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SK Telecom (SKT) and Thales Group have succeeded in testing advanced quantum-resistant cryptography. The testing of the 5G standalone (SA) network and 5G SIM included measures to ensure subscriber identity encryption and decryption, safeguarding against quantum risks and potential "record now, decrypt later" attacks.

Securing User Privacy

This groundbreaking technology addresses the urgent need to secure user privacy in the face of quantum technologies. The collaboration advances cybersecurity by delivering a resilient solution within commercial telecom network architecture.

Yu Takki, SKT's Vice President and Head of Infra Technology Office, highlighted the importance of the collaboration, saying, “This collaboration between SKT and Thales highlights our commitment to staying ahead of the curve in terms of cybersecurity and ensuring the safety of our customers' data. PQC provides enhanced security through the use of cryptographic algorithms that are thought to be secure against quantum computer attacks. Going forward, we will combine PQC SIM with our additional quantum expertise to achieve end-to-end quantum-safe communications.”

Enhancing 5G Network Cryptography

The innovation involves enhancing 5G network cryptography to anonymize users' digital identities. In a 5G network, 5G SIMs actively conceal and secure user identities on devices. The implementation of cryptographic techniques, specifically designed to resist quantum computer attacks, ensures robust post-quantum security.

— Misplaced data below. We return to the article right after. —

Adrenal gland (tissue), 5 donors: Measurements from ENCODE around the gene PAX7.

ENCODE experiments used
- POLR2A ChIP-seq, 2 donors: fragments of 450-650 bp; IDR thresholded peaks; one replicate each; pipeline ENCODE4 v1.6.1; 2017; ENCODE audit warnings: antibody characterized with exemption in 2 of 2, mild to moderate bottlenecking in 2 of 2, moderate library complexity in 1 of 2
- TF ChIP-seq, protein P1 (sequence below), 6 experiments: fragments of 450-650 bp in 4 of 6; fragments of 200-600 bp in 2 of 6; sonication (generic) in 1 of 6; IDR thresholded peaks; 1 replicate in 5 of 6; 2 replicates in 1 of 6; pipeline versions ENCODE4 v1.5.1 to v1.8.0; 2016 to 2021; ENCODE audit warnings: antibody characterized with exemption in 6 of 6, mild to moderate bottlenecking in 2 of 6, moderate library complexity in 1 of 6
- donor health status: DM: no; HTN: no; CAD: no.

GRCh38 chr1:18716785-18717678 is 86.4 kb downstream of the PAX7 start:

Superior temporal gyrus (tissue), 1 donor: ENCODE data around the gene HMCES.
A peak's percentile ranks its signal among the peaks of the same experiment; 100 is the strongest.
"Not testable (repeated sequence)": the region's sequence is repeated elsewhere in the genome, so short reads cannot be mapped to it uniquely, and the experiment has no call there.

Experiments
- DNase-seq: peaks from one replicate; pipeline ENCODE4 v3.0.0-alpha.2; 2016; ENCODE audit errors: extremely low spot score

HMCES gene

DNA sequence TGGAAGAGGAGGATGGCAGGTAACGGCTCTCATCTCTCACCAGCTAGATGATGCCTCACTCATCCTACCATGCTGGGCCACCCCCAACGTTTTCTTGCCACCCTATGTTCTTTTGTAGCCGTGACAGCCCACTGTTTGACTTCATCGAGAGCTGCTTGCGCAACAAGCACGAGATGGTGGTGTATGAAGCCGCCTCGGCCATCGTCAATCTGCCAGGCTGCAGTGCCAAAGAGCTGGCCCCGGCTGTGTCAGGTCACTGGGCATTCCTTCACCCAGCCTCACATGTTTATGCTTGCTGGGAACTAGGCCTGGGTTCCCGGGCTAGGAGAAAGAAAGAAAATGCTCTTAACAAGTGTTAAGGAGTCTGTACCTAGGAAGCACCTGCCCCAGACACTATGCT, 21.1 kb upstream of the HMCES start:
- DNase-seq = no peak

“As quantum computers have the potential to break certain existing cryptographic algorithms, there is an emerging need to transition to cryptographic algorithms that are believed to be secure against quantum attacks. For 5G networks, Thales started to invest in cryptographic algorithms that are quantum-resistant to enhance the continued security and privacy features of communications for users,” said Eva Rudin, SVP Mobile Connectivity and Solutions at Thales.

Standardizing Post-Quantum Cryptographic Algorithms

Facilitating the standardization of post-quantum cryptographic algorithms, the National Institute of Standards and Technology (NIST) was instrumental in the accomplishment of this practical demonstration. SK Telecom and Thales Group deployed the CRYSTALS-Kyber algorithm, one of the post-quantum secure algorithms devised by NIST, to strengthen their cryptographic defenses against quantum and classical computer attacks.

The successful partnership between SK Telecom and Thales Group represents a significant advancement in safeguarding the confidentiality and integrity of user information during the quantum computing era, establishing a model for the sector's forward-thinking strategy towards emergent cybersecurity issues.

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